I assume redemption, ingathering of the exiles, restoration of justice, restoration of Jerusalem, restoration of King David's dynasty, and restoration of the temple all are referring to what we colloquially refer to as the "coming of Mashaich." That is, I assume all redemption requests will be fulfilled at arrival of a new era, relatively all at once. (When it comes to personal requests, they get fulfilled very differently at very different times since their deliverance may not be related. For example, health can be granted very independently from livelihood (but not necessarily).)

Why are the Mashaich-related requests treated as separate if they are truly deeply interrelated? Wouldn't it be logical to have one request for one event?


2 Answers 2


The Raavan (cited by Avudarham at the end of Shemoneh Esrei) writes that there are two groups of 6 blessings that make up the middle section (with sh'ma koleinu being a general summary not in either group), which parallel each other. Thus, atta chonein parallels t'ka b'shofar. (See inside for explanations of the parallelism). Thus, each element of the last 6 corresponds conceptually to an element of the first 6. Grouping them into one blob would lose this parallelism.

Similarly, Rabbeinu Bachya (Devarim 11:13) writes that the 18 berachos were modeled off of the 12 permutations of the four-letter name of Hashem (in which 2 letters are the same, yielding 12 unique permutations), with 3 at the beginning, 3 at the end, and 6 in the middle which are doubled as individual and public versions of the same idea (he excludes lamalshinim which was added later). So again we find a significance to the conceptual parallelism between the first 6 and last 6.

The Gemara in Megillah (17b) explains that these 6 blessings are a process, in which each leads to the next but they are not identical nor simutaneous and are not "one event." For example, ingathering and reunification of the exiles will lead to reinstatement of the courts and the judgement of the wicked, but the first must come before the second (perhaps in light of the Rambam hilchos Sanhedrin 4:11).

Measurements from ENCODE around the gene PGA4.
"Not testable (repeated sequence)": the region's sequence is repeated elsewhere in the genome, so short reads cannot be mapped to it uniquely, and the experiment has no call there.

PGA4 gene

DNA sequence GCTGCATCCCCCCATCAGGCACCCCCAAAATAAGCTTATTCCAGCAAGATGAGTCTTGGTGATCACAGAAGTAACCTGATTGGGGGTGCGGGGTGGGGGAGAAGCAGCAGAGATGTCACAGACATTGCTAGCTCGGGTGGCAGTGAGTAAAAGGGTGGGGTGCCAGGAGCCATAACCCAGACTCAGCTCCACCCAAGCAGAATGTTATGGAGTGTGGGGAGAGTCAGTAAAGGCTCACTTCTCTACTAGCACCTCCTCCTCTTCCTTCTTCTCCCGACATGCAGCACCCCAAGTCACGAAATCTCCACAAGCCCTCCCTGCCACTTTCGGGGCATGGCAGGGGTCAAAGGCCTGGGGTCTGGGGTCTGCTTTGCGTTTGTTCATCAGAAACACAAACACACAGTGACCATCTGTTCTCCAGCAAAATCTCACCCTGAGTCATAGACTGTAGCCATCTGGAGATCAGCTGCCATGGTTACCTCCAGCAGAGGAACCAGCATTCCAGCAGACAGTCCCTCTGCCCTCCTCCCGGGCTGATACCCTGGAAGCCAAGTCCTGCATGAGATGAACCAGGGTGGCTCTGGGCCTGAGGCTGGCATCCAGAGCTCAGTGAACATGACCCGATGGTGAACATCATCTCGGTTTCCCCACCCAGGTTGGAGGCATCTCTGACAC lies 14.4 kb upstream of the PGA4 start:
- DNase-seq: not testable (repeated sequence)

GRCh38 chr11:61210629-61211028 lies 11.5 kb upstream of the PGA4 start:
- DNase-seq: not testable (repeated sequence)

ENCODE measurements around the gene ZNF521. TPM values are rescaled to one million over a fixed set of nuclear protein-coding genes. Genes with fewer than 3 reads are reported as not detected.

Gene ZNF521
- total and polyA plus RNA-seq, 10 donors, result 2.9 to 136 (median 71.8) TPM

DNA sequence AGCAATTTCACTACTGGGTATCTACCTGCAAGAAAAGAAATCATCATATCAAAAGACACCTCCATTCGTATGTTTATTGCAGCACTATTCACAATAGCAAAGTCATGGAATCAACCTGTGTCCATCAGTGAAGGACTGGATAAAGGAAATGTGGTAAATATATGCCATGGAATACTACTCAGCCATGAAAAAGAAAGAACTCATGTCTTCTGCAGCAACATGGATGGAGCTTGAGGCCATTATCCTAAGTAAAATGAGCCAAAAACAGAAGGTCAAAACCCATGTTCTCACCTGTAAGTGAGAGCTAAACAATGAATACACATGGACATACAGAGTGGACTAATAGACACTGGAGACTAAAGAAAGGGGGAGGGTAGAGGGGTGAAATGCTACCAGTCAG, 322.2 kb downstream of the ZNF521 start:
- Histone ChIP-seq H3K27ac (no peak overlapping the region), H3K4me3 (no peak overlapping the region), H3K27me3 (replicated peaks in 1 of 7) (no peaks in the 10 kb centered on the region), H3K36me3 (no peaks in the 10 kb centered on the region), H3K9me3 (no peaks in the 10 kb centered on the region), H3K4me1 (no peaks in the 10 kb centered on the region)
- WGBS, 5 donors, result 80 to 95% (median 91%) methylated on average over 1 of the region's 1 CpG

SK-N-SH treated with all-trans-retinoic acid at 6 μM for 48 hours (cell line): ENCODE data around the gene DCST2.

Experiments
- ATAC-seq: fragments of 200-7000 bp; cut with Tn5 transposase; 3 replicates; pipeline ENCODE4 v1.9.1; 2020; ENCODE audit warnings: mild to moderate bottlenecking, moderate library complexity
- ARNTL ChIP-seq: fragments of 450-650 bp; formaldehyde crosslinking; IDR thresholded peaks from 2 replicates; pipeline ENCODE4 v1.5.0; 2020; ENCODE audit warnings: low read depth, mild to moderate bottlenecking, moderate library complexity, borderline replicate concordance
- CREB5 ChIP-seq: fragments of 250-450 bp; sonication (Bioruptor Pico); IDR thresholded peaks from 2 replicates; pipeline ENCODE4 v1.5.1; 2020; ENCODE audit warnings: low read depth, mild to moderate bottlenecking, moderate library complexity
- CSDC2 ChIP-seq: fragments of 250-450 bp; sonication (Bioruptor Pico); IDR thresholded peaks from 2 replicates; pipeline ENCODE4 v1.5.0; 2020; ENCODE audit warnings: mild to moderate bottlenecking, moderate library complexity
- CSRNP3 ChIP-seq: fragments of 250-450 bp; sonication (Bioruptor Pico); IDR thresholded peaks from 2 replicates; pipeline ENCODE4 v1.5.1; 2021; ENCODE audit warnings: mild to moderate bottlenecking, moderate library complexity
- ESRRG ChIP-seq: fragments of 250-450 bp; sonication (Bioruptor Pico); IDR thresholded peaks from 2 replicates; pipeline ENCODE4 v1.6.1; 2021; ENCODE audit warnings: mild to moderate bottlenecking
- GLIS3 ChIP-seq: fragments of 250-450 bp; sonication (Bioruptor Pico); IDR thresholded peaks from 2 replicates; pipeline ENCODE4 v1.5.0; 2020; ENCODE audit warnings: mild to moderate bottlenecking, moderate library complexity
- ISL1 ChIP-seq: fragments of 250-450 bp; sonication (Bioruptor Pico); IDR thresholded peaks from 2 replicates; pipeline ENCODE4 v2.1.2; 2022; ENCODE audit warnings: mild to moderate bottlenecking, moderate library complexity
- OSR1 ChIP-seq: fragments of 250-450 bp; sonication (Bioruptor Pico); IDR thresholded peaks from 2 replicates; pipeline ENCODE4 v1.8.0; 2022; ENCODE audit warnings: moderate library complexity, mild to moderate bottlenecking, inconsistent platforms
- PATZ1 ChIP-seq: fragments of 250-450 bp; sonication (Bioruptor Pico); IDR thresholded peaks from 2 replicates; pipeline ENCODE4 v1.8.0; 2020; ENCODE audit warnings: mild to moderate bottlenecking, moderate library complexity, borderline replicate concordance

• +1 for the Gemara. How does the Ravan deal with Lamalshinim (being added later)? (Do any of them address the variant whereby Velirushalyim and Et Tzemach were historically one blessing?)
    – Double AA
    Feb 18, 2016 at 3:36
  • @DoubleAA He doesn't address it. I was somewhat bothered by that point, although the cited Gemara inserts lamalshinim into its textually-derived sequence of blessings (which I'm aware isn't actually being derived, but the point stands), so it isn't the Raavan's own innovation to include it in the logical sequenced formatting of Shemoneh Esrei. Feb 18, 2016 at 4:27

While Yez is correct, I just want to add another idea I heard once.

It's very easy for individual Jews and the nation as a whole to forget about the redemption. They can easily find their place in their host country comfortable enough, and not appreciate the importance of the redemption at all. By giving the Redemption pride of place in the Shemoneh Esreh, it remains at the forefront of national consciousness, at least if people pray seriously.

Alternatively, if we were to compose our own prayers, we would definitely include a prayer for health and livelihood. Probably help from our enemies too, and a request for knowledge and perhaps forgiveness. Would we really bother to ask for the Redemption in each prayer? Chazal knew better, and insured that we would give the Redemption the respect it deserves.

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